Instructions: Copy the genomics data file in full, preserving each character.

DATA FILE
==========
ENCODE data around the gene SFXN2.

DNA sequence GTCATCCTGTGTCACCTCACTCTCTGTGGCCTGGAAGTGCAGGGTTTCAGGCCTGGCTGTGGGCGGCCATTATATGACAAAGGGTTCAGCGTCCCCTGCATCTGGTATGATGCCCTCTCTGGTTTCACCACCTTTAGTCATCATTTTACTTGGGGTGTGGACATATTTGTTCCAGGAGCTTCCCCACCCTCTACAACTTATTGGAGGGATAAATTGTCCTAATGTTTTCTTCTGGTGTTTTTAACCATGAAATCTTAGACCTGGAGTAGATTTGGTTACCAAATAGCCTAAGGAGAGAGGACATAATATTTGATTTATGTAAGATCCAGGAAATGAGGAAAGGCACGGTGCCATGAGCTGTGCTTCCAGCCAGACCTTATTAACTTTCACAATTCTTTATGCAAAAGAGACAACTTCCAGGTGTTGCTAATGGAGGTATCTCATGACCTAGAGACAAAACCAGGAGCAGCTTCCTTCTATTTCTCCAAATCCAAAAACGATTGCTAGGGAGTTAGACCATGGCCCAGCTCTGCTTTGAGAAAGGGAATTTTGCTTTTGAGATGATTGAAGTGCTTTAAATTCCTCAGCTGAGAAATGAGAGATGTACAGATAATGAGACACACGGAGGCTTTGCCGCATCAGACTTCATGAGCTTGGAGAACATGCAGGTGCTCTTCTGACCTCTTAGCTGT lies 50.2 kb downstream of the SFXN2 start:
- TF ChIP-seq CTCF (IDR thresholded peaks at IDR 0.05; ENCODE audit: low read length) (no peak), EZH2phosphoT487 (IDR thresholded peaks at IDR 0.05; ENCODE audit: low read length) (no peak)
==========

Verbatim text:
ENCODE data around the gene SFXN2.

DNA sequence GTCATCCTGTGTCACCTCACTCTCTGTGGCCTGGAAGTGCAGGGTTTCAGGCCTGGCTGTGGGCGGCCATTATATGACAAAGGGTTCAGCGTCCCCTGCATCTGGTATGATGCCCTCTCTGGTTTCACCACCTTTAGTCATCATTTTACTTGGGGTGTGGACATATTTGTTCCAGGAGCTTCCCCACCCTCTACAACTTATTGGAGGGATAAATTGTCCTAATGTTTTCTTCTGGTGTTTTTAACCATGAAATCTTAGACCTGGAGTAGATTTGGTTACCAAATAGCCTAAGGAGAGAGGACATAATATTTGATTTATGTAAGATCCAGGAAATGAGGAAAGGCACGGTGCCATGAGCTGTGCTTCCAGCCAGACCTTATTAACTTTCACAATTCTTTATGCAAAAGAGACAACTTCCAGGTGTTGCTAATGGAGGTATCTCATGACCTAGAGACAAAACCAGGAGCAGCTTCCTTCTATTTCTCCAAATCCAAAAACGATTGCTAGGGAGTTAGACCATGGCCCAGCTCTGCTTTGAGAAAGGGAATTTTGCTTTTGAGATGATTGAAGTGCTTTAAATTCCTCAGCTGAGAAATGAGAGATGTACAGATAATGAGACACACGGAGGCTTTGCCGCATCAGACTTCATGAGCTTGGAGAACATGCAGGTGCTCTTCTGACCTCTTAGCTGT lies 50.2 kb downstream of the SFXN2 start:
- TF ChIP-seq CTCF (IDR thresholded peaks at IDR 0.05; ENCODE audit: low read length) (no peak), EZH2phosphoT487 (IDR thresholded peaks at IDR 0.05; ENCODE audit: low read length) (no peak)